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Are the restaurant dress codes of the past appropriate today and secondly, should customers feel compelled to “dress-up” when they are patrons in a fine dining restaurant?

If the policy is in place and enforced unilaterally, then certainly: a customer should *feel* compelled because they *are* compelled, if they choose to dine in said establishment. That being the key, there: "if they choose to dine". It's very much a choice, and a restaurant of any caliber, in my opinion, is allowed to set standards for what is or isn't allowed in their restaurant, so long as they're keeping within the law. That's another entirely horrible mess though, now isn't it? "Discrimination" is such a vague, knee-jerk buzzword in American culture, and there are just so many stupid lawyers willing to take on *any* case of supposed "discrimination" against any given establishment, that having any such policy in place can be asking for a world of hurt in the form of never-ending litigation. Believe me: I live in the Detroit area, and never has there been any greater a place for "discrimination" to be used in place of "I don't like this, and therefore what you're doing is illegal".

That's a rather huge kettle of fish, that, so I'll just leave it there to boil.

More and more in this area, fine dining establishments don't care how customers come so much as that they do come at all. Many places around here have restructured their menus to be more affordable, including many prix fixe menus at affordable prices to lure diners in...any diner at all. Honestly: do you expect them to turn away those who are cash-paying customers if they're not in jacket-and-tie? They're just happy to have warm bodies in the chairs, for heaven's sake. I can count on far less than one hand (and possibly no fingers at all) the number of establishments that would prohibit service to someone who was at least presentable, hygienic, and in their right/sober mind (and many times, not even that!).

Myself? If I'm making an evening out of a dining experience, yes: I want to dress up for it a bit, and if it's a destination restaurant, then it's suit-and-tie for me. I truly hate ties, and the jacket won't stay on all evening, but the tie will. I appreciate those who make a concerted effort to contribute to the experience by doing the same, but I'm far, far, far, far, far more bothered by those who don't know how to conduct themselves via loud/inappropriate conversation, bringing their too-youg children/devil-spawn-of-hell along, having their cell phones ring, conducting said phone conversations at the table, getting drunk, et cetera. I don't care if you dress the pig up in a jacket and tails...it's still a pig, and there's nothing "stuffy" or "high-nosed" about calling a spade a spade. Rude is rude.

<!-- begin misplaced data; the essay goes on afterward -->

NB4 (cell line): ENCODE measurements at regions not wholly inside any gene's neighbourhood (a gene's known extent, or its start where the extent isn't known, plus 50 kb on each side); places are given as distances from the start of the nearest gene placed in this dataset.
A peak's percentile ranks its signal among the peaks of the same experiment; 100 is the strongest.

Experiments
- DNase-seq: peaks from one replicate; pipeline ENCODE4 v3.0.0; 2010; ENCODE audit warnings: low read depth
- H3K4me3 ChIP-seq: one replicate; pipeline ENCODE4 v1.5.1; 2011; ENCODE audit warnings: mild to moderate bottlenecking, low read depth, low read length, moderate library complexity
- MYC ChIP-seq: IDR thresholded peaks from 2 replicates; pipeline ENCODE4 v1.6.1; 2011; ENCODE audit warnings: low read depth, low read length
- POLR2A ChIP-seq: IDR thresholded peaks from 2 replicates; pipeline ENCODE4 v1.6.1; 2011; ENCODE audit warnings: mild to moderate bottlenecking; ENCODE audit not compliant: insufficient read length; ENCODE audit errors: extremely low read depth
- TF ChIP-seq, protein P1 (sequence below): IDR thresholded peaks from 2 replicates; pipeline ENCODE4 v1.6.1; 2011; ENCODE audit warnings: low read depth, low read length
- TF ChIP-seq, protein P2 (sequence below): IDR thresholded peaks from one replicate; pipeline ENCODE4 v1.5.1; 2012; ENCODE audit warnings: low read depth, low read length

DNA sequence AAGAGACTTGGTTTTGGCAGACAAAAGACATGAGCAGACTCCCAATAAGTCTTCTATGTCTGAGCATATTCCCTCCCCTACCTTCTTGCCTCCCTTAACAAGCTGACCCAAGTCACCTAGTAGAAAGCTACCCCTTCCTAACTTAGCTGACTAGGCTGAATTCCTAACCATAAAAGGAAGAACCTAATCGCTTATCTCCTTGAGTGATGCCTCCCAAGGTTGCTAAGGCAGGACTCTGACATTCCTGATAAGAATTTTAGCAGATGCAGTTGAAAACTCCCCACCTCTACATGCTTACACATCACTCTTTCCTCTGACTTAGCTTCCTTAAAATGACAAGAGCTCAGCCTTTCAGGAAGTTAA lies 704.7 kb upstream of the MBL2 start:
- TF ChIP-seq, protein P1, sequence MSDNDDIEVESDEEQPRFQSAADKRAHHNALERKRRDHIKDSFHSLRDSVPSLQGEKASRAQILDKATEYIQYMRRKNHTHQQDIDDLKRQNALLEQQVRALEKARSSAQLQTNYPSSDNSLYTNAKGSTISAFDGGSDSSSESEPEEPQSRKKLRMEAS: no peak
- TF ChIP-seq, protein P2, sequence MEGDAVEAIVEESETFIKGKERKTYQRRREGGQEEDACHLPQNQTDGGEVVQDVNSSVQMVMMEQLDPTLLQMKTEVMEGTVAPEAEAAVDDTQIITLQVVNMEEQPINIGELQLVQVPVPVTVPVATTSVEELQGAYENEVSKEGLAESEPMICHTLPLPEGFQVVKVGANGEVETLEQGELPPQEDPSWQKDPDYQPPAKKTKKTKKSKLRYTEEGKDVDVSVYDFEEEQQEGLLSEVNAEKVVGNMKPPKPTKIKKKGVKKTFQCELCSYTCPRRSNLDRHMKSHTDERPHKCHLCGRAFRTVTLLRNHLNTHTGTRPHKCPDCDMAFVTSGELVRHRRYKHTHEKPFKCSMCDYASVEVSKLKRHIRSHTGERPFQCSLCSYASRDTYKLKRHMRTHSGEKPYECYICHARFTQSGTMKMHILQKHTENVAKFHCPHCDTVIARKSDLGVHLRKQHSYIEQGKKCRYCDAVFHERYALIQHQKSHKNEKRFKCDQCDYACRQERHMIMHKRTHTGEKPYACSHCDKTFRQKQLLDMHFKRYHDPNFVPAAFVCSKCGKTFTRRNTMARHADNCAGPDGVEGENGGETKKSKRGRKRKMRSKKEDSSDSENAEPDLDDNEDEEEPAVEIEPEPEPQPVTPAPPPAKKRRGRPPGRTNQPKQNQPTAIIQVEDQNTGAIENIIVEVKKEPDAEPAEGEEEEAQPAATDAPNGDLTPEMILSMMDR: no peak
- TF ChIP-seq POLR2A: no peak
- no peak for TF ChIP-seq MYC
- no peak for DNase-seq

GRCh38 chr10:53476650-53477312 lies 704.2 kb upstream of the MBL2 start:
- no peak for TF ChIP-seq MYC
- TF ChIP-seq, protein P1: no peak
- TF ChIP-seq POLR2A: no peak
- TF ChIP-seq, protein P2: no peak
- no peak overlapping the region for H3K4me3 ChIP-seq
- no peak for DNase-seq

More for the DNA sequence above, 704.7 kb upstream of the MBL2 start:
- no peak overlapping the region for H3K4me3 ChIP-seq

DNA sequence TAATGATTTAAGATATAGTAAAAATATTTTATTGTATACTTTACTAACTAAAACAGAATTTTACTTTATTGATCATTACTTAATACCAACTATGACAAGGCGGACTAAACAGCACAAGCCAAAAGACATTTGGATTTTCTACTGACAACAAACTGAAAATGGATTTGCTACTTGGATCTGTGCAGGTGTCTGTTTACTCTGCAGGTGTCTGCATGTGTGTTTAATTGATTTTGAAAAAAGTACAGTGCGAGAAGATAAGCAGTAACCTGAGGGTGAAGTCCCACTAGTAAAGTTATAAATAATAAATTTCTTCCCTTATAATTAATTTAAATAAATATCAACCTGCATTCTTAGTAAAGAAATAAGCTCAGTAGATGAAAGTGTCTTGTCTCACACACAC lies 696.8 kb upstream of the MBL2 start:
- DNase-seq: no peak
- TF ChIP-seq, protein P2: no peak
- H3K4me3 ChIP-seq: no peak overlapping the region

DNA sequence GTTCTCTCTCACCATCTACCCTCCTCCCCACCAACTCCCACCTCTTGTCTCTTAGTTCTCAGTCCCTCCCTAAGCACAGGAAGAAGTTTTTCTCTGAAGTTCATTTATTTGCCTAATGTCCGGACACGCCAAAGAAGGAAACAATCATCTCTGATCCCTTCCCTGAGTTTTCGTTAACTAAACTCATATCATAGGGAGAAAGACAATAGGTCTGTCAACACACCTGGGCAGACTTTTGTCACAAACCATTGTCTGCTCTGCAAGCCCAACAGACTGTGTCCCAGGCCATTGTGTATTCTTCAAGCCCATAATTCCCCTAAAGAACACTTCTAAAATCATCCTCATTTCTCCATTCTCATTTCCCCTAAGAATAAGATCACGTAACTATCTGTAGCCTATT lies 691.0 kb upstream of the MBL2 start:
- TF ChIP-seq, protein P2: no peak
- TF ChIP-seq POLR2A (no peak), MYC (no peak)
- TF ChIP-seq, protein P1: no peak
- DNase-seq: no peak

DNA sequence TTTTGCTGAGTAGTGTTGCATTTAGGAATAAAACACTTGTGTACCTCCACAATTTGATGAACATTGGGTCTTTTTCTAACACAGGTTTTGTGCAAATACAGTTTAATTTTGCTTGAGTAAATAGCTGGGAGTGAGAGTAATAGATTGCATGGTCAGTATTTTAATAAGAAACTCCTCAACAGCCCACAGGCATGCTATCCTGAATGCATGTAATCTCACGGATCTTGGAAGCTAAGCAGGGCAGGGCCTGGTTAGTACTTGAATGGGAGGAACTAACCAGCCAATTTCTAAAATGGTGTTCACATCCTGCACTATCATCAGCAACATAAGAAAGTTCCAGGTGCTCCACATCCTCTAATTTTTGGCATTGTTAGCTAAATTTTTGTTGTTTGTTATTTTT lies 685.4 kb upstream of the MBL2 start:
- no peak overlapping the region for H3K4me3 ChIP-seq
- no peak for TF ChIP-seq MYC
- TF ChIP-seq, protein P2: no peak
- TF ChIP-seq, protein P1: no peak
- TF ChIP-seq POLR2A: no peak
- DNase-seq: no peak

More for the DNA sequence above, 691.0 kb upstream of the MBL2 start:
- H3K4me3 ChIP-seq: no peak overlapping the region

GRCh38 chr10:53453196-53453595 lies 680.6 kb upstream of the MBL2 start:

I find it odd that one of the folks who condones strict dress in such venues felt it appropriate to be served at the bar in less than appropriate dress, though they weren't "doing them any favors". Being the black-and-white thinker that I tend to be, one can't have it both ways. It's all or nothing. I'm certainly not that entrenched in my dress policy (to me, what they did was okay by my standards), but when it comes to disruptive fellow diners, or staff, I'm not silent; first I speak up verbally, and then with my wallet.

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It is a pity there aren’t more like you in the UK. The dress standard just seems to go down and down over here. Open neck shirts and jeans even when their partners are dressed up. And if I comment about it on the forum it is just considered funny by many. Mind you we did have the staff's kids playing hide and seek under the paino once in a two Michelin star restaurant!


Pam Brunning Editor Food & Wine, the Journal of the European & African Region of the International Wine & Food Society

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I find it odd that one of the folks who condones strict dress in such venues felt it appropriate to be served at the bar in less than appropriate dress, though they weren't "doing them any favors". Being the black-and-white thinker that I tend to be, one can't have it both ways. It's all or nothing. I'm certainly not that entrenched in my dress policy (to me, what they did was okay by my standards), but when it comes to disruptive fellow diners, or staff, I'm not silent; first I speak up verbally, and then with my wallet.